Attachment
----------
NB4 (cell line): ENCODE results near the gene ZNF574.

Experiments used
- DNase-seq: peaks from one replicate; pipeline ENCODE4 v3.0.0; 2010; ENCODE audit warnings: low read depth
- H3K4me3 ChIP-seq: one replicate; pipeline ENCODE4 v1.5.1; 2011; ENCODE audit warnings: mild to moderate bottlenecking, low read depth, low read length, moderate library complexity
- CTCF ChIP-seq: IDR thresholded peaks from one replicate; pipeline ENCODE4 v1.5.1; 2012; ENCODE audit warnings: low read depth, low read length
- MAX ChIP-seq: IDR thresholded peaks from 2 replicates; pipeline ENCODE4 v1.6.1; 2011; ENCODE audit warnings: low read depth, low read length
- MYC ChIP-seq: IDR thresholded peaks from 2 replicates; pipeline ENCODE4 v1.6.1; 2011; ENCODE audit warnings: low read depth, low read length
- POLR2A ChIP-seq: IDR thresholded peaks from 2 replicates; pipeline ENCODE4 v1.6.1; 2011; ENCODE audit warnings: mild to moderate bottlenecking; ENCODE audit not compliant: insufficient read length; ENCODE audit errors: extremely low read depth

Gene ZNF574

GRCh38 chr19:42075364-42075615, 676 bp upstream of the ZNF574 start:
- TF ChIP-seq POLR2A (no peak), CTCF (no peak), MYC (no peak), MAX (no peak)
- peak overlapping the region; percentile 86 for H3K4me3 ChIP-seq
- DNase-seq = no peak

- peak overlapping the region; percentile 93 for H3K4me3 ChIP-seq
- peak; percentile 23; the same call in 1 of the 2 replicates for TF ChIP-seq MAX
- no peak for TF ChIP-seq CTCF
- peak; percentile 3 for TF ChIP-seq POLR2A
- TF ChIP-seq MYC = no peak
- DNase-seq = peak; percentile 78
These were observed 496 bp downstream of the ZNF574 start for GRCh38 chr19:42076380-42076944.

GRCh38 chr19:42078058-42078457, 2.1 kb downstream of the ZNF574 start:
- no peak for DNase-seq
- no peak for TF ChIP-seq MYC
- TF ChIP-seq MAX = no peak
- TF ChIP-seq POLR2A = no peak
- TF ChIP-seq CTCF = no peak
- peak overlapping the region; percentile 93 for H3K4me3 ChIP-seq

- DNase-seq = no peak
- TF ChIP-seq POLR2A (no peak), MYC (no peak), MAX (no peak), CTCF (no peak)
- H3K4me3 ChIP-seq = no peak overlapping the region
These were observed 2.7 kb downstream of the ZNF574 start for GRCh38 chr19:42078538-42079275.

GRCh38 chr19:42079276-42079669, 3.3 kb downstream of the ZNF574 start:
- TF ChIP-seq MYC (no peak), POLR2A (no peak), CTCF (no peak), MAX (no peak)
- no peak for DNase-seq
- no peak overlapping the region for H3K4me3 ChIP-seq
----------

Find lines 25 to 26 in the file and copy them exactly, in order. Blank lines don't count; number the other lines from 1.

- TF ChIP-seq POLR2A = no peak
- TF ChIP-seq CTCF = no peak